Contingency Litigation for Wills & Trusts
Contingency Litigation is a fairly simple concept. Essentially, when an attorney takes a case on contingency, they are agreeing to represent you on the bases that if you don’t get paid, neither do they. A contingency lawyer makes only a percentage of the overall settlement and therefore does not get paid if his client loses. Contingency Litigation is a very important service for people who need legal representation but do not have the cash up front to pay a retainer and hourly rates while the case is still ongoing.
How Can Contingency Litigation Help With My Estate Dispute?
More often than not, this is only necessary when the deceased did not leave behind a will but can also be an issue if a will was left but not all personal assets were defined in the will. When no will is left, an administrator is assigned to fairly divide the assets among the remaining living relatives. If one of the living relatives is not satisfied with the way a trust has been administered, they may dispute the trust. This where contingency litigation comes in, if a person is being unfairly left out of a trust administration, they can contact a lawyer to represent them on contingency in order to help them get a fair inheritance.
Is This a Common Dispute?
Unfortunately, this issue is much more common than it should be. While living relatives are often left out or under-compensated during the administration of a trust, litigation for estate disputes happen much less frequently than they should. Whether a result of the person wanting to keep peace with the family or simply not knowing where to turn for help, many people go unrepresented and without recourse. Nobody should ever have to go without the help they need in these matters because they don’t have the money for a retainer, so contingency-based litigation is offered by some attorneys to help those who are not in a situation to help themselves.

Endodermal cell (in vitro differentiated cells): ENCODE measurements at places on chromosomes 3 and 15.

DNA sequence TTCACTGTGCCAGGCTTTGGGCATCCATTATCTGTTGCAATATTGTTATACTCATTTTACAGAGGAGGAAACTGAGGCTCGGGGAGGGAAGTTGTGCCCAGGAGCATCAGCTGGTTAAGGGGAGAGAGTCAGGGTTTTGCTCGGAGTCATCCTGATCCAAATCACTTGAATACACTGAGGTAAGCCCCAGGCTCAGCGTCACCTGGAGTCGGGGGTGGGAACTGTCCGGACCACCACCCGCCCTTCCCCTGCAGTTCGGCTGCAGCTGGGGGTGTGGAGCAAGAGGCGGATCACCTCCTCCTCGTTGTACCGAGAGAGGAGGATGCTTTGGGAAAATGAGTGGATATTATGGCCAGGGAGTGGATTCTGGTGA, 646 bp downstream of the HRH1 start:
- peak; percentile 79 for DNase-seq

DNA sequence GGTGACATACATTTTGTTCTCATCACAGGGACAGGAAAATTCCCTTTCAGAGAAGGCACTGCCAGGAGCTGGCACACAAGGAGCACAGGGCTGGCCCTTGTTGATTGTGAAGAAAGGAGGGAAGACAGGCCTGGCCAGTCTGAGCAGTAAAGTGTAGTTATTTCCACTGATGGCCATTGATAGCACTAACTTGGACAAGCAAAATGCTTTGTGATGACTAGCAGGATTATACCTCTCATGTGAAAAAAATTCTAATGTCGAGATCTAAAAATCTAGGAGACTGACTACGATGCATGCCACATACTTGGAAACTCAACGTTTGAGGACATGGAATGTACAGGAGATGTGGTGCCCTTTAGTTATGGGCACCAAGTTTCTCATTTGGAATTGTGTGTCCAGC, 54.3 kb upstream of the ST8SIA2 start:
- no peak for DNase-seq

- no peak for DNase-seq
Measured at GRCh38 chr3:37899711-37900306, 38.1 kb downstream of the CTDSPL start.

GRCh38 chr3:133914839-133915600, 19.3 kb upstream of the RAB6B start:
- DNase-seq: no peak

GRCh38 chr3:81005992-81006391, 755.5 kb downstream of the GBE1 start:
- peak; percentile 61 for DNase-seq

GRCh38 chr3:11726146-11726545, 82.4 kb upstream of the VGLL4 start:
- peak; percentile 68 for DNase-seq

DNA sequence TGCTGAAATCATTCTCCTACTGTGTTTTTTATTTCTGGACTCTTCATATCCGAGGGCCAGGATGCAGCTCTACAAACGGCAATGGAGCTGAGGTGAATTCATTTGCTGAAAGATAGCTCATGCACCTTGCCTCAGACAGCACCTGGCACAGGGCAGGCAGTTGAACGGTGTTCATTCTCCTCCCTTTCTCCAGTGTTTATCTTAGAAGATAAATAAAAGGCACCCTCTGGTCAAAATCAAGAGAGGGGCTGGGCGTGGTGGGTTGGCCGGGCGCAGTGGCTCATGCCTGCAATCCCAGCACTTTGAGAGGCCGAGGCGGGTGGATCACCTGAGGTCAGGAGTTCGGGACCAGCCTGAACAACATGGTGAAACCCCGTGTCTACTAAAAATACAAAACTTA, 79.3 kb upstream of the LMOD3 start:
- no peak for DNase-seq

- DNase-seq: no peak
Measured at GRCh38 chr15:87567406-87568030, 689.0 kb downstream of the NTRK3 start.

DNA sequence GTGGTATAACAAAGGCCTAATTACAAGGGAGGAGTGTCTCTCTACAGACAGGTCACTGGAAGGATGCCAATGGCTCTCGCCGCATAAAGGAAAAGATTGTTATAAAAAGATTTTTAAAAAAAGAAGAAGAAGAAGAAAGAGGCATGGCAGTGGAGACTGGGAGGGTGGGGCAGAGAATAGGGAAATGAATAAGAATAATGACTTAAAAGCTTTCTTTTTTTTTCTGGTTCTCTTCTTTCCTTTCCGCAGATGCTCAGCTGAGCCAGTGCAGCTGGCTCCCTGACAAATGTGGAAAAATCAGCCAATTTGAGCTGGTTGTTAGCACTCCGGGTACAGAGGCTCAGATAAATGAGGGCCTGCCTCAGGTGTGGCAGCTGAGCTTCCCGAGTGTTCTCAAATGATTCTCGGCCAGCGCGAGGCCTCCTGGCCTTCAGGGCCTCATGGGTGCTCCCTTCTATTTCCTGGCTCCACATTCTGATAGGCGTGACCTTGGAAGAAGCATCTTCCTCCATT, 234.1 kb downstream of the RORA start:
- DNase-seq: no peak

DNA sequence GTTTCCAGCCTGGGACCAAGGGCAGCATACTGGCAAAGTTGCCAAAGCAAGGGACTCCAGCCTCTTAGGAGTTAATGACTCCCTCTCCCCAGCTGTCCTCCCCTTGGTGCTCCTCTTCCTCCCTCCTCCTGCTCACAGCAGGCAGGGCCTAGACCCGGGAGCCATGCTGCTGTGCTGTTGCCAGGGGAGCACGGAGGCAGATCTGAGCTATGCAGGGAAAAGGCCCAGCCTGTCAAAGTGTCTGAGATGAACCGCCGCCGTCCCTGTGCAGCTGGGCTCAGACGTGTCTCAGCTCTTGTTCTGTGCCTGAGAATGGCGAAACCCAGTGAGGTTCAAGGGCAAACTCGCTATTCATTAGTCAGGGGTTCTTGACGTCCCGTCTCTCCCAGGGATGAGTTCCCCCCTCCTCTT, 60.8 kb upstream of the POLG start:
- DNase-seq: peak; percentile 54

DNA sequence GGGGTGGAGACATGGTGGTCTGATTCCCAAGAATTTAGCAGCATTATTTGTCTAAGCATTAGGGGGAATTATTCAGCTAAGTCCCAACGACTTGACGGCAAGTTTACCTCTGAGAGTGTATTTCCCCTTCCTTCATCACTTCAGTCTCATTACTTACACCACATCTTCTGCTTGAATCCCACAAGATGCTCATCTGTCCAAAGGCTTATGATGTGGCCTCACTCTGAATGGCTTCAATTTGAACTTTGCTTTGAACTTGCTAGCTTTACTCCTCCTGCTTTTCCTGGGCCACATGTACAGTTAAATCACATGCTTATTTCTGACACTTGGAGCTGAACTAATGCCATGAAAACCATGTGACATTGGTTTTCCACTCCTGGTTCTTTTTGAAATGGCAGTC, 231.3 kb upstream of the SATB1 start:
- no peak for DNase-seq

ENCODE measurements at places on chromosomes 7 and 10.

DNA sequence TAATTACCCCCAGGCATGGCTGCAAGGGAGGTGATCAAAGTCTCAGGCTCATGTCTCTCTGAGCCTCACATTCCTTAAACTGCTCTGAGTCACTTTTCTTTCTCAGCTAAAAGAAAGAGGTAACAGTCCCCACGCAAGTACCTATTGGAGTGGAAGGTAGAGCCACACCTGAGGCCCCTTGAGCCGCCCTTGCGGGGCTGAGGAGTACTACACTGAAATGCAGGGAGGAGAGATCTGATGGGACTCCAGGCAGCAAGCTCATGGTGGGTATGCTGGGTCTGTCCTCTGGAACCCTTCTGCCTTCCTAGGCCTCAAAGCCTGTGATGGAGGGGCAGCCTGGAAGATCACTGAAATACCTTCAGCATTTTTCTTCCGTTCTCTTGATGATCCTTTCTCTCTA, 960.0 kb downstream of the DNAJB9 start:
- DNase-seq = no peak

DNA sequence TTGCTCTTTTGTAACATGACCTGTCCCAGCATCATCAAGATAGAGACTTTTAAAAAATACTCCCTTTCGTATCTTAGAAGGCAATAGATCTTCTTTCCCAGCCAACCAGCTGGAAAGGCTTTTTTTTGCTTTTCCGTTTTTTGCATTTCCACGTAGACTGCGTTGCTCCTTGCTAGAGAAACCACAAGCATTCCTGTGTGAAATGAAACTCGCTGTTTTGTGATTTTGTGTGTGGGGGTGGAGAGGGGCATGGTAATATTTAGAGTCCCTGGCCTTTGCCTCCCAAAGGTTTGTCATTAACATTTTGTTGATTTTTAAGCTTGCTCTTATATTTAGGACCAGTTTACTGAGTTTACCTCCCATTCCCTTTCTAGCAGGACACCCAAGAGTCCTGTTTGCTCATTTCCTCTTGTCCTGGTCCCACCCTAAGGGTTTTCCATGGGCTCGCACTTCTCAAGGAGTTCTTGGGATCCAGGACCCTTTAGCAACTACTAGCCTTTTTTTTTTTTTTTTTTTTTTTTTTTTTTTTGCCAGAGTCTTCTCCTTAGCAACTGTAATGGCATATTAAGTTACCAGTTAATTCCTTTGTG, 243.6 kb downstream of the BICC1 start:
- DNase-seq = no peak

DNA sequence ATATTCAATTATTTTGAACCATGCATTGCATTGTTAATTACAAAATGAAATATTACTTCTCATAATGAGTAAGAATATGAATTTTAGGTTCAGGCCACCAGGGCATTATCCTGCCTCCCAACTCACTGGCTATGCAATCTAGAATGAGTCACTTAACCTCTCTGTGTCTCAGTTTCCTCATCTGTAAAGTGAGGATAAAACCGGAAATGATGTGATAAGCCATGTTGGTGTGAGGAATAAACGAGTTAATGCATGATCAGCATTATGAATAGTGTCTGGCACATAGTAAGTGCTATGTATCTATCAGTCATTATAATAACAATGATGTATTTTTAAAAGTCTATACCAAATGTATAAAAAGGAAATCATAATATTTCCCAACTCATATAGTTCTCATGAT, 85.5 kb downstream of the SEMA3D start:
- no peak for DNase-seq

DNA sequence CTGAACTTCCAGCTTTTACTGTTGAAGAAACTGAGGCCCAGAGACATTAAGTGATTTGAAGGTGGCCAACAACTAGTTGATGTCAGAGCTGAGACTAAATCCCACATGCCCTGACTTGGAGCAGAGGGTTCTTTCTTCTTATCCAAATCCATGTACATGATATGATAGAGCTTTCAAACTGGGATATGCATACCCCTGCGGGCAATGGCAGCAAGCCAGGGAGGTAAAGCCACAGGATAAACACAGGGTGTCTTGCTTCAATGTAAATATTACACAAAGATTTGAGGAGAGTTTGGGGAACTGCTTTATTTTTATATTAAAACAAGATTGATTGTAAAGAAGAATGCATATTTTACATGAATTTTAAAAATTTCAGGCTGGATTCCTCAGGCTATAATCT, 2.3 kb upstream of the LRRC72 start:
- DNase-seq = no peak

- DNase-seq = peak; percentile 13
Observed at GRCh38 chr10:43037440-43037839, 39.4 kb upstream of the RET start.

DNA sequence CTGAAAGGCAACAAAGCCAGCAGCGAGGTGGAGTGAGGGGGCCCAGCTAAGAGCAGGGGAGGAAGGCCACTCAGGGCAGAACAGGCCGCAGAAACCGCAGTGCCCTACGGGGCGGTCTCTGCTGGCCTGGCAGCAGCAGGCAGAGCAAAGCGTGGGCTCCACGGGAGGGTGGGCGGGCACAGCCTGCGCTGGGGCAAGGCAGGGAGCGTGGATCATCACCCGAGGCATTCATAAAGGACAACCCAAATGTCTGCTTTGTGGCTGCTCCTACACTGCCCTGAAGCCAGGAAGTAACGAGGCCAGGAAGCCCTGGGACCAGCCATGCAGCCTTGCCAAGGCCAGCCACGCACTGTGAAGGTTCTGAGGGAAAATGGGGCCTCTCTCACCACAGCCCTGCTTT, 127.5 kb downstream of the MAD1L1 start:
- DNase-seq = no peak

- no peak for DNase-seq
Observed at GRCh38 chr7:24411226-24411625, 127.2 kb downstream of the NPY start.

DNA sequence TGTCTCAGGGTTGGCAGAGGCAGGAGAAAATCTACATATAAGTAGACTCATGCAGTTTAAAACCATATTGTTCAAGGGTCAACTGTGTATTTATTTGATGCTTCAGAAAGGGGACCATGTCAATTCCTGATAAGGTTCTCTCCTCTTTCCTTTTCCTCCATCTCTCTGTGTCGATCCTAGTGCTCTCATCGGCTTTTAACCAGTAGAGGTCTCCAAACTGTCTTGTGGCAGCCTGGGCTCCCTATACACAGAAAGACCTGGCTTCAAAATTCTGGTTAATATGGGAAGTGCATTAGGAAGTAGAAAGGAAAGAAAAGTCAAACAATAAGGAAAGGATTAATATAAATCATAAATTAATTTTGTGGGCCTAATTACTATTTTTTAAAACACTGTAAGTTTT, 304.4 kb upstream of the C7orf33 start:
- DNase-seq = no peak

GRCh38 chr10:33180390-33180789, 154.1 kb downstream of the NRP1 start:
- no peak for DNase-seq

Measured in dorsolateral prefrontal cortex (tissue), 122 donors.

What if There Was a Will?
Wills can be challenged under certain circumstances and if certain criteria are met, these criteria include:
- The FAMILY PROTECTION ACT of 1955 allows you to dispute a will if you are a close relative to the deceased and you feel you have not been provided for properly.
- If the deceased promised to provide for you under the will in exchange for a service that you provided. Whether you’re related to them or not, you may dispute the will under the LAW REFORM (TESTAMENTARY PROMISES) ACT of 1949
- Under the PROPERTY (RELATIONSHIPS) ACT of 1976, you can forego the disbursement of a will left by a spouse or civil partner, instead choosing to have the property of the relationship divided under equal-sharing rules.
Whatever reason you have, don’t just assume that there is nothing you can do. If you haven’t been provided for fairly by a relative’s estate, contact a lawyer who specializes in wills, trusts, and estates to find out if they can take your case on a contingency basis.
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